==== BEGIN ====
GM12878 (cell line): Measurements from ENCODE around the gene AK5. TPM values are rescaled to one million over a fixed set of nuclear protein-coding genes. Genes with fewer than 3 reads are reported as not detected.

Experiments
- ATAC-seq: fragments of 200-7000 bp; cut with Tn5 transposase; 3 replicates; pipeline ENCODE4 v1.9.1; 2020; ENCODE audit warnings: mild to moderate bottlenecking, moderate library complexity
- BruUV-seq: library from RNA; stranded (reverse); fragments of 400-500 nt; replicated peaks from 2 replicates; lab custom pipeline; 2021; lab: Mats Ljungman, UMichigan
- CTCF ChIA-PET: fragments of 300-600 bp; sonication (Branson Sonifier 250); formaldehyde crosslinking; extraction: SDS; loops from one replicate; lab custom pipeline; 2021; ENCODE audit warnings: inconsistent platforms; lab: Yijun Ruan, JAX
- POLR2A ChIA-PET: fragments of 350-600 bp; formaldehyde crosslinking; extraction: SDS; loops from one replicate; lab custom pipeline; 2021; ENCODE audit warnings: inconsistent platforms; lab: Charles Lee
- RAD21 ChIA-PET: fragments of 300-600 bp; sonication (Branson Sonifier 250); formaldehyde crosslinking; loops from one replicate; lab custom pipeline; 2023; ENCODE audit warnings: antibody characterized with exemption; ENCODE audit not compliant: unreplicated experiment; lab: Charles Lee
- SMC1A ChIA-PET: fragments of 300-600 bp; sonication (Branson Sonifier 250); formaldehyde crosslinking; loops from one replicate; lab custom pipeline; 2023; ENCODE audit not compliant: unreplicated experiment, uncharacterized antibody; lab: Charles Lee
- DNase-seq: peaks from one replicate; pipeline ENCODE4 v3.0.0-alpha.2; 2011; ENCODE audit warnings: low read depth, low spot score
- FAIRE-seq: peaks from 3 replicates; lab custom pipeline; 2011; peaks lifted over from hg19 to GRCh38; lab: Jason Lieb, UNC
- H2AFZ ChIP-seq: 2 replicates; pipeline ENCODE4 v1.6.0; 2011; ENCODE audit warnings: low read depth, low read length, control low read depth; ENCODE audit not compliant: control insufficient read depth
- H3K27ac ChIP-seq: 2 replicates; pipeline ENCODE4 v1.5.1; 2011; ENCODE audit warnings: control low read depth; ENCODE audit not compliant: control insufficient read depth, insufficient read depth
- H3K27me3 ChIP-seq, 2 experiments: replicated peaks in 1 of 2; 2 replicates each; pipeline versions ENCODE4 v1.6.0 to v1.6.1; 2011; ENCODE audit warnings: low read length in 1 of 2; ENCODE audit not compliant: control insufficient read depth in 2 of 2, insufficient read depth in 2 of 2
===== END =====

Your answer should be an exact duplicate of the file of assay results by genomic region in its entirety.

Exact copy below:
GM12878 (cell line): Measurements from ENCODE around the gene AK5. TPM values are rescaled to one million over a fixed set of nuclear protein-coding genes. Genes with fewer than 3 reads are reported as not detected.

Experiments
- ATAC-seq: fragments of 200-7000 bp; cut with Tn5 transposase; 3 replicates; pipeline ENCODE4 v1.9.1; 2020; ENCODE audit warnings: mild to moderate bottlenecking, moderate library complexity
- BruUV-seq: library from RNA; stranded (reverse); fragments of 400-500 nt; replicated peaks from 2 replicates; lab custom pipeline; 2021; lab: Mats Ljungman, UMichigan
- CTCF ChIA-PET: fragments of 300-600 bp; sonication (Branson Sonifier 250); formaldehyde crosslinking; extraction: SDS; loops from one replicate; lab custom pipeline; 2021; ENCODE audit warnings: inconsistent platforms; lab: Yijun Ruan, JAX
- POLR2A ChIA-PET: fragments of 350-600 bp; formaldehyde crosslinking; extraction: SDS; loops from one replicate; lab custom pipeline; 2021; ENCODE audit warnings: inconsistent platforms; lab: Charles Lee
- RAD21 ChIA-PET: fragments of 300-600 bp; sonication (Branson Sonifier 250); formaldehyde crosslinking; loops from one replicate; lab custom pipeline; 2023; ENCODE audit warnings: antibody characterized with exemption; ENCODE audit not compliant: unreplicated experiment; lab: Charles Lee
- SMC1A ChIA-PET: fragments of 300-600 bp; sonication (Branson Sonifier 250); formaldehyde crosslinking; loops from one replicate; lab custom pipeline; 2023; ENCODE audit not compliant: unreplicated experiment, uncharacterized antibody; lab: Charles Lee
- DNase-seq: peaks from one replicate; pipeline ENCODE4 v3.0.0-alpha.2; 2011; ENCODE audit warnings: low read depth, low spot score
- FAIRE-seq: peaks from 3 replicates; lab custom pipeline; 2011; peaks lifted over from hg19 to GRCh38; lab: Jason Lieb, UNC
- H2AFZ ChIP-seq: 2 replicates; pipeline ENCODE4 v1.6.0; 2011; ENCODE audit warnings: low read depth, low read length, control low read depth; ENCODE audit not compliant: control insufficient read depth
- H3K27ac ChIP-seq: 2 replicates; pipeline ENCODE4 v1.5.1; 2011; ENCODE audit warnings: control low read depth; ENCODE audit not compliant: control insufficient read depth, insufficient read depth
- H3K27me3 ChIP-seq, 2 experiments: replicated peaks in 1 of 2; 2 replicates each; pipeline versions ENCODE4 v1.6.0 to v1.6.1; 2011; ENCODE audit warnings: low read length in 1 of 2; ENCODE audit not compliant: control insufficient read depth in 2 of 2, insufficient read depth in 2 of 2